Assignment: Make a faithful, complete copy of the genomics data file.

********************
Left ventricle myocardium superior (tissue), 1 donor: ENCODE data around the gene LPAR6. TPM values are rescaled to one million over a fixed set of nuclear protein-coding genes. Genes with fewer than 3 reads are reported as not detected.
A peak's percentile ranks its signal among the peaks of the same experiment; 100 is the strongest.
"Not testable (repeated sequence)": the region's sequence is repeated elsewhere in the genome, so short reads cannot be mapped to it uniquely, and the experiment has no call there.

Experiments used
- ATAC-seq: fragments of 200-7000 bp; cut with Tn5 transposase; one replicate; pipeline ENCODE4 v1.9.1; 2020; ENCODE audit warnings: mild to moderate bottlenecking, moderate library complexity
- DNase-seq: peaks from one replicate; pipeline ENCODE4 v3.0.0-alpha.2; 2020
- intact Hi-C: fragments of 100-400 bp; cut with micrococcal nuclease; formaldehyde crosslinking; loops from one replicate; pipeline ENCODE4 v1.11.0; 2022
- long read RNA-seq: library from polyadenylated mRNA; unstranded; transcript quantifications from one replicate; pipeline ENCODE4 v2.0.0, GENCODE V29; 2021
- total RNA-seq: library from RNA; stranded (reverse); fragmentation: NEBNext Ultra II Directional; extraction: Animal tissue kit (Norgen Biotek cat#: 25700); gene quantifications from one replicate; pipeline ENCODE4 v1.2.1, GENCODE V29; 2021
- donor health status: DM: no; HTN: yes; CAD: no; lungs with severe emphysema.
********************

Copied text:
Left ventricle myocardium superior (tissue), 1 donor: ENCODE data around the gene LPAR6. TPM values are rescaled to one million over a fixed set of nuclear protein-coding genes. Genes with fewer than 3 reads are reported as not detected.
A peak's percentile ranks its signal among the peaks of the same experiment; 100 is the strongest.
"Not testable (repeated sequence)": the region's sequence is repeated elsewhere in the genome, so short reads cannot be mapped to it uniquely, and the experiment has no call there.

Experiments used
- ATAC-seq: fragments of 200-7000 bp; cut with Tn5 transposase; one replicate; pipeline ENCODE4 v1.9.1; 2020; ENCODE audit warnings: mild to moderate bottlenecking, moderate library complexity
- DNase-seq: peaks from one replicate; pipeline ENCODE4 v3.0.0-alpha.2; 2020
- intact Hi-C: fragments of 100-400 bp; cut with micrococcal nuclease; formaldehyde crosslinking; loops from one replicate; pipeline ENCODE4 v1.11.0; 2022
- long read RNA-seq: library from polyadenylated mRNA; unstranded; transcript quantifications from one replicate; pipeline ENCODE4 v2.0.0, GENCODE V29; 2021
- total RNA-seq: library from RNA; stranded (reverse); fragmentation: NEBNext Ultra II Directional; extraction: Animal tissue kit (Norgen Biotek cat#: 25700); gene quantifications from one replicate; pipeline ENCODE4 v1.2.1, GENCODE V29; 2021
- donor health status: DM: no; HTN: yes; CAD: no; lungs with severe emphysema.